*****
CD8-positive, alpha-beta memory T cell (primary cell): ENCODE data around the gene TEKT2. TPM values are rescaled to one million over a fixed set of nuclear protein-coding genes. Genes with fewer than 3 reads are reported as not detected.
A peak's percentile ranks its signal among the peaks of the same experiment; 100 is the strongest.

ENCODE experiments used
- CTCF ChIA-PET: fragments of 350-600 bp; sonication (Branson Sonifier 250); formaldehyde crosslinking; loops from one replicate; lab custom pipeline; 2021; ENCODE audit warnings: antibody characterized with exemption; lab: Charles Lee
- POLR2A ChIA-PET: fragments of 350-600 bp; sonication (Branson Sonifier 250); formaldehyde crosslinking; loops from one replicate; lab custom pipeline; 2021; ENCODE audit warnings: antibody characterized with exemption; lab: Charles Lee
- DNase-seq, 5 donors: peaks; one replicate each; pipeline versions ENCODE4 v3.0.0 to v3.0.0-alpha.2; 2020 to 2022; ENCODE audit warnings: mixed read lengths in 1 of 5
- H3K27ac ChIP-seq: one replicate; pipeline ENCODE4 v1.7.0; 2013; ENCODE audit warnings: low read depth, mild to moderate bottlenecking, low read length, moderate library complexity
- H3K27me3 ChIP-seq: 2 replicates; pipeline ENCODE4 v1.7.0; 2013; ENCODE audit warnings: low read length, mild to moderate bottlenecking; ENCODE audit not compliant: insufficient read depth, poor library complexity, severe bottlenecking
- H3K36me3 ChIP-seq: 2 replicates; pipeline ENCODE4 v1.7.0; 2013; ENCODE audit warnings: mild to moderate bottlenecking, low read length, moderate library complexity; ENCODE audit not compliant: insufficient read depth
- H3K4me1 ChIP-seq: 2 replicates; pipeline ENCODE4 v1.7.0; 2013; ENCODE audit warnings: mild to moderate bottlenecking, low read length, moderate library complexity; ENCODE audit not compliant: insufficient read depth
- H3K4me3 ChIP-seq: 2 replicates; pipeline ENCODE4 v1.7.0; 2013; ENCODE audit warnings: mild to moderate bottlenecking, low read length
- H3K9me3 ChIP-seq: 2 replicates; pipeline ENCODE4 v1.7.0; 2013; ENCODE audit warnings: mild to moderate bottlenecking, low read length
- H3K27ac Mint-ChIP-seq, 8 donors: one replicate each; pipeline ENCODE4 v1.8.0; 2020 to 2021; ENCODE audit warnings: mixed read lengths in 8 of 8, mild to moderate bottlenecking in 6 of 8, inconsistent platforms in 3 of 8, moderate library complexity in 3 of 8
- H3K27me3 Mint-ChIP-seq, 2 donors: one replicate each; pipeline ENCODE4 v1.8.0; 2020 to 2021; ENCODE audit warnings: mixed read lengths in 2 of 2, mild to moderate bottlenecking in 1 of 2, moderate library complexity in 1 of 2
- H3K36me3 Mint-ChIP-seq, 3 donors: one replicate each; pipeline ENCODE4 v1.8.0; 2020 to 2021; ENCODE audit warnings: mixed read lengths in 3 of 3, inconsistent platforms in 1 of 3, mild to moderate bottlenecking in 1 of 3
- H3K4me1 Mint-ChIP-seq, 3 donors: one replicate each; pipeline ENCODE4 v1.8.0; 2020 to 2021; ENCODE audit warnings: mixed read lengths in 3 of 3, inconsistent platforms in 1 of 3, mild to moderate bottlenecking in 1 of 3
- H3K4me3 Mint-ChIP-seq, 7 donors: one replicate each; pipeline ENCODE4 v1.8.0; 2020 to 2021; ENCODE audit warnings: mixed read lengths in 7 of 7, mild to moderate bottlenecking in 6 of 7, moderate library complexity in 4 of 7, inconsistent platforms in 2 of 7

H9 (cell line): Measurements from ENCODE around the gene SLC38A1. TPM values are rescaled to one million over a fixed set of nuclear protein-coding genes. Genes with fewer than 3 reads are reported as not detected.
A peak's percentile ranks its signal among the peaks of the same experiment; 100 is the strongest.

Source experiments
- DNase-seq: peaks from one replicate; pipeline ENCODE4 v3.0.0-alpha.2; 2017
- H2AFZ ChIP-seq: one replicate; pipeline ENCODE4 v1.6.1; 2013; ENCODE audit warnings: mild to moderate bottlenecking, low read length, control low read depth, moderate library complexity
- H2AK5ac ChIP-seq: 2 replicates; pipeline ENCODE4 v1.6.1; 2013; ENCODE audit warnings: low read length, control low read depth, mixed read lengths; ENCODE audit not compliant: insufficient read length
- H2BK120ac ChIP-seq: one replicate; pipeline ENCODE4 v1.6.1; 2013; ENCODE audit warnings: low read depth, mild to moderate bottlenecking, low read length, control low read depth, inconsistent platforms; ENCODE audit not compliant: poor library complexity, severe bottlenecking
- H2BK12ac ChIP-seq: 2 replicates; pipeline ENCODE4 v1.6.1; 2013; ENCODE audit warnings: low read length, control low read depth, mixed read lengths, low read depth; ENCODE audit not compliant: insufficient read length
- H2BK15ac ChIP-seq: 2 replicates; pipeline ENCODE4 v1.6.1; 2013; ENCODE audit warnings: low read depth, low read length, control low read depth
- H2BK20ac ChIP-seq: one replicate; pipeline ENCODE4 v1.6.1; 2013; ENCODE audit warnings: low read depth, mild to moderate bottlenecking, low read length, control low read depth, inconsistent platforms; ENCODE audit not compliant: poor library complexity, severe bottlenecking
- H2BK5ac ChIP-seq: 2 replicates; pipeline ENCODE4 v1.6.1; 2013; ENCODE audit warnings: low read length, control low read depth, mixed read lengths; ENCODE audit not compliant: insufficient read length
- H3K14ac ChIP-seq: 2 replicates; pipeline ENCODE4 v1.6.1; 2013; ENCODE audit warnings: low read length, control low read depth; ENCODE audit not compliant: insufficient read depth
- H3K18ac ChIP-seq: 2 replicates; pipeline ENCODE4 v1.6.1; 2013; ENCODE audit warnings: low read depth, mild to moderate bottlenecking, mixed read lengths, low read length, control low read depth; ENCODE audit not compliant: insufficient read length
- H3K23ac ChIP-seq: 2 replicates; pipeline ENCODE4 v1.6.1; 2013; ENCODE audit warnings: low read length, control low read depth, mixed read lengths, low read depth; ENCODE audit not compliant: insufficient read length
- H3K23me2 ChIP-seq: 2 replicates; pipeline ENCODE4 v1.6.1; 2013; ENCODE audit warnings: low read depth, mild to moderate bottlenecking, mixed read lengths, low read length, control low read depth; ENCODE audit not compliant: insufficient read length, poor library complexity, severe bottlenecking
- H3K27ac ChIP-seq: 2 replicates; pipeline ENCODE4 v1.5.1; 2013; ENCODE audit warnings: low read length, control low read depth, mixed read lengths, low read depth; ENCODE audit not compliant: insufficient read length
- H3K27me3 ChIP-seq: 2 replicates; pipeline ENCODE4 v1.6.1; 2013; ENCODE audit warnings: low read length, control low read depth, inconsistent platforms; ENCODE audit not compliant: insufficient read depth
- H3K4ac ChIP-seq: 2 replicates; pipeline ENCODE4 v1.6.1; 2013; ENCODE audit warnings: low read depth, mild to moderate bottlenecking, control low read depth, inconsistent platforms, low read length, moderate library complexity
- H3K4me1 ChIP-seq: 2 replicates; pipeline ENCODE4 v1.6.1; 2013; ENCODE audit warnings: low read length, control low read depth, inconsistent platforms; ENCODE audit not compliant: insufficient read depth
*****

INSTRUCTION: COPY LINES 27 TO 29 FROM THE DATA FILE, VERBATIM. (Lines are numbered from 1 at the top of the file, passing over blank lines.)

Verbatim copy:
- H2BK20ac ChIP-seq: one replicate; pipeline ENCODE4 v1.6.1; 2013; ENCODE audit warnings: low read depth, mild to moderate bottlenecking, low read length, control low read depth, inconsistent platforms; ENCODE audit not compliant: poor library complexity, severe bottlenecking
- H2BK5ac ChIP-seq: 2 replicates; pipeline ENCODE4 v1.6.1; 2013; ENCODE audit warnings: low read length, control low read depth, mixed read lengths; ENCODE audit not compliant: insufficient read length
- H3K14ac ChIP-seq: 2 replicates; pipeline ENCODE4 v1.6.1; 2013; ENCODE audit warnings: low read length, control low read depth; ENCODE audit not compliant: insufficient read depth